McNeil earlier said there would be no return to school this year. However, the province has announced an exemption to allow some public celebrations for high school graduations. Strict physical distancing rules will apply, and the exemption will last until June 30.

Trails and provincial and municipal parks can reopen along with garden centres, nurseries and similar businesses, but playground equipment is still off limits.

Public beaches have reopened along with outdoor activities like archery, horseback riding, golf, paddling, boating and tennis, with the proviso that social distancing and hygiene be maintained. Sportfishing is permitted and people can attend boating, yacht or sailing clubs for the purpose of preparing boats for use.

Drive-in religious services are now allowed, if people stay in their cars, park two metres apart and there are no interactions between people.

Prince Edward Island

Prince Edward Island Premier Dennis King says people wanting to travel to seasonal residences must apply, and those will be put through a risk assessment before approval. Seasonal residents will also be tested for COVID-19 before completing the two weeks they must spend in self-isolation after arriving in the province.

The province moved into the third phase of its reopening plan June 1, which allows such things as in-house dining at restaurants, small groups to participate in recreational and some sporting activities and libraries to reopen. Phase three also allows gatherings of up to 15 people indoors and 20 people outdoors and the reopening of child-care centres.

As well, family and friends can visit residents at long-term care homes. The visits require an appointment and must take place outdoors.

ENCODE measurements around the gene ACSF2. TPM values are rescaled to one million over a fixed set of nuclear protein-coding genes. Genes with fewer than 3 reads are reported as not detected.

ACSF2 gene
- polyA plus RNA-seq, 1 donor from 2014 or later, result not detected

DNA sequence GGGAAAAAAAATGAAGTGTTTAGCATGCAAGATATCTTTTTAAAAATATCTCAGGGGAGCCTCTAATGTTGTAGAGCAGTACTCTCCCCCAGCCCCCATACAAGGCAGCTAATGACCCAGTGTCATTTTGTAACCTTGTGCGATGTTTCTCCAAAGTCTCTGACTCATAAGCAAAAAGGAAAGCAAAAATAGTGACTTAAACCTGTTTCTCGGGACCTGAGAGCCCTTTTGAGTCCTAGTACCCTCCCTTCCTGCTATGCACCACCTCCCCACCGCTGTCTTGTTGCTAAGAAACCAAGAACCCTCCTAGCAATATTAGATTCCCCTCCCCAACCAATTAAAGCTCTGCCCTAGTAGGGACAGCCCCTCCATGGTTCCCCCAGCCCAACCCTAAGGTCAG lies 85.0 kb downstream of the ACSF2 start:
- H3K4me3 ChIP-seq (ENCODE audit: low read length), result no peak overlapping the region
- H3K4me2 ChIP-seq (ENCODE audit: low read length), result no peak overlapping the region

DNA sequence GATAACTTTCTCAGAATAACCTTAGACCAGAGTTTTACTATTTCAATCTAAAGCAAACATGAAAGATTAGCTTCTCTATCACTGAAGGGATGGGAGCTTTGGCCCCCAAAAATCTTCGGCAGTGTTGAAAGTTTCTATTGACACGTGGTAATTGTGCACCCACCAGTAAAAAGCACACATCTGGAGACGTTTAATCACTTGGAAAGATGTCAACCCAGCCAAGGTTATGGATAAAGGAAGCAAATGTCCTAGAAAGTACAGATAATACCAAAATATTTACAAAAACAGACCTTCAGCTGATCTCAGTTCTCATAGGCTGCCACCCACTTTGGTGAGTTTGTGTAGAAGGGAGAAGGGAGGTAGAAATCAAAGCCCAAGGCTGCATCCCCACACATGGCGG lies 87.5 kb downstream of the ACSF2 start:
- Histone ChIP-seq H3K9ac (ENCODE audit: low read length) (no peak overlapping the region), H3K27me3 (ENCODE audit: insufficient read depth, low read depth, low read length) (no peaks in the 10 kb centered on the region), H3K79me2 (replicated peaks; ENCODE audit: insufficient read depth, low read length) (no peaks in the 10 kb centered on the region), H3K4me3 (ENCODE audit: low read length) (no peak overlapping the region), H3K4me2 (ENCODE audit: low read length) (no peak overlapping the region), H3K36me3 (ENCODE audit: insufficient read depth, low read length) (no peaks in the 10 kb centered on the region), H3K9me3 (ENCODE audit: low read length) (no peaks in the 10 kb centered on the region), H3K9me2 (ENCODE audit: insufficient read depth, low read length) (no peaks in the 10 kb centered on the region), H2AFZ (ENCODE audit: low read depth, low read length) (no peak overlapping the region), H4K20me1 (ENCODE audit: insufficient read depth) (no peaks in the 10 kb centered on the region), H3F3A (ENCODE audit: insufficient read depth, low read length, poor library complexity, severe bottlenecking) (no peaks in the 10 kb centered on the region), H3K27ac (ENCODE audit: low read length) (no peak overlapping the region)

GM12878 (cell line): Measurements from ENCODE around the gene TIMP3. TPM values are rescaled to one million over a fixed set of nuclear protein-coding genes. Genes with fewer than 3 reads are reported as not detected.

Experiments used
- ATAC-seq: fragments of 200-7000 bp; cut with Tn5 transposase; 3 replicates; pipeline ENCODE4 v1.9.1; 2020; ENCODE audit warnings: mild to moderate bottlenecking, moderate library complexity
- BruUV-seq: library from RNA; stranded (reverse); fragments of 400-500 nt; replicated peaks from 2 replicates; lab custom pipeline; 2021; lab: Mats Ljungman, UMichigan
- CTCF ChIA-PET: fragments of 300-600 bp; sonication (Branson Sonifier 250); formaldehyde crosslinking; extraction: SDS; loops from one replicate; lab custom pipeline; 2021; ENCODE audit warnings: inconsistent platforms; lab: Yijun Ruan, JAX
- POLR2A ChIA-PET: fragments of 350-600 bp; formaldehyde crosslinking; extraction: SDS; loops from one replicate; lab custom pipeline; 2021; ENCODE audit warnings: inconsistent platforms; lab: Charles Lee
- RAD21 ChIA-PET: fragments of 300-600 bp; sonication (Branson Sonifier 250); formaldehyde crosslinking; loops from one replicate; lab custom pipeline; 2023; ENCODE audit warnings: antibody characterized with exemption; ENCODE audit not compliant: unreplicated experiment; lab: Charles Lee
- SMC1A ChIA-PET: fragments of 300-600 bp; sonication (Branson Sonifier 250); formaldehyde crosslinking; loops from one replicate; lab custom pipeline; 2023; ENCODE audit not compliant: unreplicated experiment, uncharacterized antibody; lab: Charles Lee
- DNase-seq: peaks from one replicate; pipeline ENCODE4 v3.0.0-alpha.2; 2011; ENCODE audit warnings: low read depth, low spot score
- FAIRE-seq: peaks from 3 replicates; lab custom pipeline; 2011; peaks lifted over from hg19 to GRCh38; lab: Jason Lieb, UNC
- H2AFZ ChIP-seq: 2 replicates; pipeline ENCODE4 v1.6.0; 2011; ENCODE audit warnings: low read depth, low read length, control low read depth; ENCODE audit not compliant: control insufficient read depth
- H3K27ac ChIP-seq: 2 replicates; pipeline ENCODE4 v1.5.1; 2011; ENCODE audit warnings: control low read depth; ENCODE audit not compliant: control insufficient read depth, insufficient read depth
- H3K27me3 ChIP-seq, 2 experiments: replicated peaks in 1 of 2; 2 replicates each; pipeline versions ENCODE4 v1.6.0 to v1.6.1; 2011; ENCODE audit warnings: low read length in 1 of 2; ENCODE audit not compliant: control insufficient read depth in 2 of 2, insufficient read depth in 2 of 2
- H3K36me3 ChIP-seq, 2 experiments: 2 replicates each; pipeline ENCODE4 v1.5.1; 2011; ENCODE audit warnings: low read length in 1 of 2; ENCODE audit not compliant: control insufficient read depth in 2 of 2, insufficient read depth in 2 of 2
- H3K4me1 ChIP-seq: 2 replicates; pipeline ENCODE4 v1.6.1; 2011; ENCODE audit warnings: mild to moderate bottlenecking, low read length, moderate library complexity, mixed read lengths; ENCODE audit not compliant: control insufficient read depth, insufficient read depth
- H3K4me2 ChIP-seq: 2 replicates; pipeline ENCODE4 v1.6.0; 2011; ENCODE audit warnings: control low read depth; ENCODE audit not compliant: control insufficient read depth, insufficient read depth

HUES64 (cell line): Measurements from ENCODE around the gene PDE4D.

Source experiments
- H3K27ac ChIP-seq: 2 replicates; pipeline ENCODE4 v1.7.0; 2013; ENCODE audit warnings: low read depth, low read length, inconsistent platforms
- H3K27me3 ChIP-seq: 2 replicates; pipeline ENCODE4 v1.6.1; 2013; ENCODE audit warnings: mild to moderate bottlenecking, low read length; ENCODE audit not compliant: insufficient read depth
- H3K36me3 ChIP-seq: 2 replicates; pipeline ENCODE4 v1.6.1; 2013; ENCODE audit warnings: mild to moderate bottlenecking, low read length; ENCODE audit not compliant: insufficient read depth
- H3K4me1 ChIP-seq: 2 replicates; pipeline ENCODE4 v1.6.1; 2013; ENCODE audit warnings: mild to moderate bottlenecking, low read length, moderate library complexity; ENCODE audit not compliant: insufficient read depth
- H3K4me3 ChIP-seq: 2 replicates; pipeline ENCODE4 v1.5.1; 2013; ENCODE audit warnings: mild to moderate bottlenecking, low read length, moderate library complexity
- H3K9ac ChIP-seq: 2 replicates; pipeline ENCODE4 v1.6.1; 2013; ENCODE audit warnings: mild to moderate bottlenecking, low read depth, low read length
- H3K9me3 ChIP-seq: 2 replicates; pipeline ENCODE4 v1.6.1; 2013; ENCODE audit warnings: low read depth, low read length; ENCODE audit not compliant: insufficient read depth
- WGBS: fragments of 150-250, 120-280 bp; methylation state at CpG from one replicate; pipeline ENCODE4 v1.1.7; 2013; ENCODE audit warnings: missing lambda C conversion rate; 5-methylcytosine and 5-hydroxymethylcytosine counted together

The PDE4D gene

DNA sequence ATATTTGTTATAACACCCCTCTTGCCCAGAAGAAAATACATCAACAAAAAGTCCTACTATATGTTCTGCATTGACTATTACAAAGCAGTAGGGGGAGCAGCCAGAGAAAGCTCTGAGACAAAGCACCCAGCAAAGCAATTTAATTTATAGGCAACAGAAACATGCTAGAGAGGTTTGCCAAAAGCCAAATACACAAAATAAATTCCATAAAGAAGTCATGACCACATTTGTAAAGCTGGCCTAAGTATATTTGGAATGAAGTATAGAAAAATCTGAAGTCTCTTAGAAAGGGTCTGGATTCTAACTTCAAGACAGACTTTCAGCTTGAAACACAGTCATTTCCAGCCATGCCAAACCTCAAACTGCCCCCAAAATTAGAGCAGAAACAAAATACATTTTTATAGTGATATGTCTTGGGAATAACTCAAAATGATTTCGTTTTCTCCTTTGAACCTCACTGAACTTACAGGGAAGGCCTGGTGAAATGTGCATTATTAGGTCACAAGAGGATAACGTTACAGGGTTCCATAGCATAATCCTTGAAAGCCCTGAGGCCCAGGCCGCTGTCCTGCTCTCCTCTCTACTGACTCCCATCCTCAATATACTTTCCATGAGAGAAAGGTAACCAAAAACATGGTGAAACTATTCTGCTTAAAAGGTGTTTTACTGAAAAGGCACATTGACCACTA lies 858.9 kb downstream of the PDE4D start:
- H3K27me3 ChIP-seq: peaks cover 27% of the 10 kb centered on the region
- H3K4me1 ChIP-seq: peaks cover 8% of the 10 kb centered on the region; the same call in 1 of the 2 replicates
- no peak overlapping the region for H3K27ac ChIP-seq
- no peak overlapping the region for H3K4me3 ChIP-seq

Under phase 2, non-contact outdoor recreational activities were permitted, and retail businesses could reopen with physical distancing measures in place.

Priority non-urgent surgeries and select health-service providers, including physiotherapists, optometrists and chiropractors, resumed on May 1.

The P.E.I legislature resumed May 26.

New Brunswick

New Brunswick moved to the “yellow phase” of its COVID-19 recovery plan on May 22, allowing barbers and hair stylists to reopen as well as churches and fitness facilities. Dental care, massage, chiropractors and other “close contact” businesses and services could also reopen.

But the Campbellton region, which extends from Whites Brook to the Belledune, had to take a step backwards to the “orange” level on May 27. Residents were told to once again avoid contacts outside their two-household bubble. Non-regulated health professionals and personal service businesses that opened May 22 also had to close again. And people should only be travelling in and out of Zone 5 for essential reasons.

Restrictions in the yellow phase of the province’s recovery plan were lifted on June 5. The activities now allowed include outdoor gatherings of up to 50 people, indoor religious services of up to 50 people, low-contact team sports and the opening of a long list of facilities including swimming pools, gyms, rinks, water parks, and yoga and dance studios.

People must now wear face coverings in any building open to the general public. Children under the age of two, children in daycare and people who cannot wear face coverings for medical reasons are exempt from the requirement.

Licensed daycares started reopening May 19. Children don’t have to wear masks or maintain physical distancing but are being kept in small groups.

Anyone who has travelled outside of New Brunswick will not be allowed to visit early learning and child-care facilities for 14 days.

Retail businesses, offices, restaurants, libraries, museums and seasonal campgrounds were earlier allowed to reopen providing they have clear plans for meeting public health guidelines. The resumption of elective surgeries was also part phase two of the province’s reopening plan.

Phase one, which started on April 24, allowed limited play on golf courses as well as fishing and hunting. Post-secondary students could return if it was deemed safe by the school, and outdoor church services were again permitted, providing people remain in their vehicles and are two metres apart.

The final phase, which will probably come only after a vaccine is available, will include large gatherings.

Quebec

Quebec began allowing outdoor gatherings with a maximum of 10 people from three families with social distancing in place on May 22.